In the context of the fascinating development in relations between Rabat and Nouakchott, the Mauritanian government stated that President Ould Ghazwani is heading to take a remarkable decision based on derecognized the so-called Sahrawi Arab Democratic Republic (SADR) and Polisario Front as its sole representative and follow up the recent UN peace process through the case of Western Sahara conflict under UN Security Council resolutions.
Similarly, the United States announced that “Moroccan (Western) Sahara is an integral part of The Kingdom–a traditional Ally, and it supports the Moroccan government’s constitutional procedures to maintain Moroccan Southern provinces strong and united.” It was rapidly followed by all major countries of African, and the Arab Middle East also extended their supports to the government in Rabat. What a determined move against the Polisario Front separatism in a sovereign state!
During the Western Sahara dispute, the Moroccan Sahrawi was humiliated to the end by Polisario Front: it not only lost their identity but also resulted in the several ethnics’ claim for “independence” in the border regions within. currently, Morocco is the only regional power in North Africa that has been challenged in terms of national unity and territorial integrity. The issues cover regional terrorism, political separatism, and fundamental radicalism from various radical ethnic groups. Although the population of the “Polisario groups” is irrelevant because of Morocco’s total population, the territorial space of the ethnic minorities across the country is broadly huge and prosperous in natural resources. besides, the regions are strategically important.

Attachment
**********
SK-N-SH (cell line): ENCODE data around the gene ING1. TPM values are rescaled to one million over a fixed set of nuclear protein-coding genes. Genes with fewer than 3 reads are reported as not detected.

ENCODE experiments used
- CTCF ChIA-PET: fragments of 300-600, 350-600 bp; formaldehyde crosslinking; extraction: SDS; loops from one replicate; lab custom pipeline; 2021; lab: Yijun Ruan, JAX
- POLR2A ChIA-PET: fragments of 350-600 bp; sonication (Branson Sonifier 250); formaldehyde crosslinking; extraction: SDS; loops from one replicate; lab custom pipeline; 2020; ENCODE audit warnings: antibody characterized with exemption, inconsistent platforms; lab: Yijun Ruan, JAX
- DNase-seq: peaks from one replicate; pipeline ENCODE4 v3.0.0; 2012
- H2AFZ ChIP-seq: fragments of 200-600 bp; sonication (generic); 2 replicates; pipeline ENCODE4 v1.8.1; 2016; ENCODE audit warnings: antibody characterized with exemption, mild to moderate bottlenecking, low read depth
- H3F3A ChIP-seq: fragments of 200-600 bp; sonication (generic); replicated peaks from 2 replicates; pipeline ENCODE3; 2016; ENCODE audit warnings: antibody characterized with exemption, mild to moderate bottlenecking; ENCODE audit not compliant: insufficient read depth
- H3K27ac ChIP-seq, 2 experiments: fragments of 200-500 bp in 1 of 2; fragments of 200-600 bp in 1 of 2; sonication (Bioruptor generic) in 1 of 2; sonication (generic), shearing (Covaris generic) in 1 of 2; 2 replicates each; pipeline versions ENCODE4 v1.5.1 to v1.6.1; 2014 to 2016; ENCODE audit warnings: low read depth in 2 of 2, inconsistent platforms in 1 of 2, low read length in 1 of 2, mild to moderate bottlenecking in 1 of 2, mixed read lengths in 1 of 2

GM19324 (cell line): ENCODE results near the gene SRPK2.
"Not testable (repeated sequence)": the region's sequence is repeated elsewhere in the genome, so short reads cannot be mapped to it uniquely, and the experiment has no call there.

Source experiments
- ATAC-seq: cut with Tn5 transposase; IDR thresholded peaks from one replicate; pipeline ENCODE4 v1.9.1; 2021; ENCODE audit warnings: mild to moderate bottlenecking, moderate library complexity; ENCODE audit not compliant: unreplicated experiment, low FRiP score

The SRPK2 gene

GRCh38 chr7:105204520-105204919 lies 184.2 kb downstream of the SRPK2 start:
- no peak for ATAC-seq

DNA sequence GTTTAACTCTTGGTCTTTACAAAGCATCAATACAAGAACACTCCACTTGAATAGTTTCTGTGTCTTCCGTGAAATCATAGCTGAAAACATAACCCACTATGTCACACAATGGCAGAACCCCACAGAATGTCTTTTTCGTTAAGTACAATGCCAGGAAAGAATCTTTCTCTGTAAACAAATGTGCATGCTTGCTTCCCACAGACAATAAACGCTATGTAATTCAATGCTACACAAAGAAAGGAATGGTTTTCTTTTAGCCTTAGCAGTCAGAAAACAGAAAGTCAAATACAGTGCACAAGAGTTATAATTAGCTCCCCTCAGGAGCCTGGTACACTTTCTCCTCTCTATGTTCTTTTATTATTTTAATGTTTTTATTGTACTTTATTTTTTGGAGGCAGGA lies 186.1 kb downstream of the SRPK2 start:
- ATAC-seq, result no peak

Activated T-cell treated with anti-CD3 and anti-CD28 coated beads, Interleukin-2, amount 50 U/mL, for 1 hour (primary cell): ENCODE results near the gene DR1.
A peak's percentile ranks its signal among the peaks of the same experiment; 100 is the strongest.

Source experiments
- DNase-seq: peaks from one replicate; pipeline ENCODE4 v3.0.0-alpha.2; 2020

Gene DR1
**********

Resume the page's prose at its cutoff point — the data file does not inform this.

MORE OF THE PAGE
In foreign affairs doctrine, the certainty of countries interacting closely, neighboring states and Algeria, in particular, have always employed the issue of the Western Sahara dispute in the Southern Region of Morocco as the power to criticize and even undermine against Morocco in the name of discredit Sahrawi rights, ethnic discrimination, social injustice, and natural resources exploitation. therefore, local radical Sahrawi groups have occasionally resisted Morocco’s authority over them in a vicious or nonviolent way. Their resistance in jeopardy national security on strategic borders of the Kingdom, at many times, becoming an international issue.